Airbags

In 1996, our nation faced a highway safety crisis: 35 people, including 26 children, died from air bag related injuries in relatively low-speed crashes. Virtually all were improperly or completely unrestrained. At the time, there were approximately 22 million vehicles with front passenger air bags on the road and more than one million new air bag cars and light trucks were being added to the fleet each month. If Immediatee action was not taken, there could be hundreds of air bag fatalities - many of them children - in the coming years.

By 2000, the number of passenger air bags in cars, light trucks, and vans had more than tripled to 80.3 million. National Highway Traffic Safety Administration (NHTSA) investigations show that air bag related fatalities dropped dramatically to 18 (including some fatalities still under investigation) in the year 2000. Air bags contributed to one child fatality for every 8.9 million passenger air bags in 2000 compared to one child fatality for every 870,000 passenger air bags in 1996, a reduction of 90.3%.

For drivers, air bags contributed to one fatality for every 17.6 million driver air bags in 2000 compared to one driver fatality for every 7 million driver air bags in 1996, a reduction of 60%. Perhaps more importantly, as of July 1, no air bag related fatalities have been confirmed for the first six months in 2001, although five are under investigation.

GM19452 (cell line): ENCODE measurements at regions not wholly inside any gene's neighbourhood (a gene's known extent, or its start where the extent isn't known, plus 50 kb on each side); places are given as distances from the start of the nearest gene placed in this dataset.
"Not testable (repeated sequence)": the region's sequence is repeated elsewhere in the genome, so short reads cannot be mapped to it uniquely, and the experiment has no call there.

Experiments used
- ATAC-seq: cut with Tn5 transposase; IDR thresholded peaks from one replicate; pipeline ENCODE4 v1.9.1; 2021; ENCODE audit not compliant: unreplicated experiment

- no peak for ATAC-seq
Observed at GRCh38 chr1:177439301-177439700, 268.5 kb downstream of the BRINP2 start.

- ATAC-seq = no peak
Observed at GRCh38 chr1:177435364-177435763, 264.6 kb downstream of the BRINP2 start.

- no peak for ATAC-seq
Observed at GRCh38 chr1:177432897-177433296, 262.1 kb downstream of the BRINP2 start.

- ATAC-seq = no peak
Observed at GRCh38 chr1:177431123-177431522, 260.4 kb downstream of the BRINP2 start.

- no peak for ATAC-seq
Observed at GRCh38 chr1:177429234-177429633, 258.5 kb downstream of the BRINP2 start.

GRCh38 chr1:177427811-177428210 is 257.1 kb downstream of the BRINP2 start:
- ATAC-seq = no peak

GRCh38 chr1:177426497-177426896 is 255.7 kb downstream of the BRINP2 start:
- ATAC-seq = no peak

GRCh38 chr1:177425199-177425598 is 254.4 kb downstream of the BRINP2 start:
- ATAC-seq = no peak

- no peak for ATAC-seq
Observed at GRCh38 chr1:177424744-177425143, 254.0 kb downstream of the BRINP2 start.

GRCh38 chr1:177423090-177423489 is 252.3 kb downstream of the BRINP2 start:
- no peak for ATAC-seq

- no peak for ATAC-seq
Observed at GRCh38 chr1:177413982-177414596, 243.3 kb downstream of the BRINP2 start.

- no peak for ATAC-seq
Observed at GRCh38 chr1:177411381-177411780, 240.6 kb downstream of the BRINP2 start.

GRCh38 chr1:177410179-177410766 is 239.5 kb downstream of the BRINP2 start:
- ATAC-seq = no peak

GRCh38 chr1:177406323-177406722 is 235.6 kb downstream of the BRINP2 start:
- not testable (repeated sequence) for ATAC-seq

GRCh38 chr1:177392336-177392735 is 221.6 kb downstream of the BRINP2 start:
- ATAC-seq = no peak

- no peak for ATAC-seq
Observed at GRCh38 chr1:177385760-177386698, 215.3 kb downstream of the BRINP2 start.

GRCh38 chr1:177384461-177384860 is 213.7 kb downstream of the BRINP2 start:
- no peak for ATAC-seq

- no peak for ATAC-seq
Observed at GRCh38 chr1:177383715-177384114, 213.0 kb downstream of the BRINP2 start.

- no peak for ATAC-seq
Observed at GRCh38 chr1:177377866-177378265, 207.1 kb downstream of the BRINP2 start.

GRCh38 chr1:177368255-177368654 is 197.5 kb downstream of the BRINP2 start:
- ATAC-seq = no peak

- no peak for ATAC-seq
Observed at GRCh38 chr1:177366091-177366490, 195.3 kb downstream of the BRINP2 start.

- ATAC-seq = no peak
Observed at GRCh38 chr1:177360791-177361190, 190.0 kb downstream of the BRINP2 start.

A June 2001 survey of 600 drivers, which has been regularly conducted since 1996, found for the first time that no drivers of vehicles equipped with passenger air bags report placing children from birth through age four in the front seat. Only 10% say they allow children 5-12 to ride in front of an air bag. However, despite what is reported, children are still being injured and killed because they are not properly secured in a back seat.

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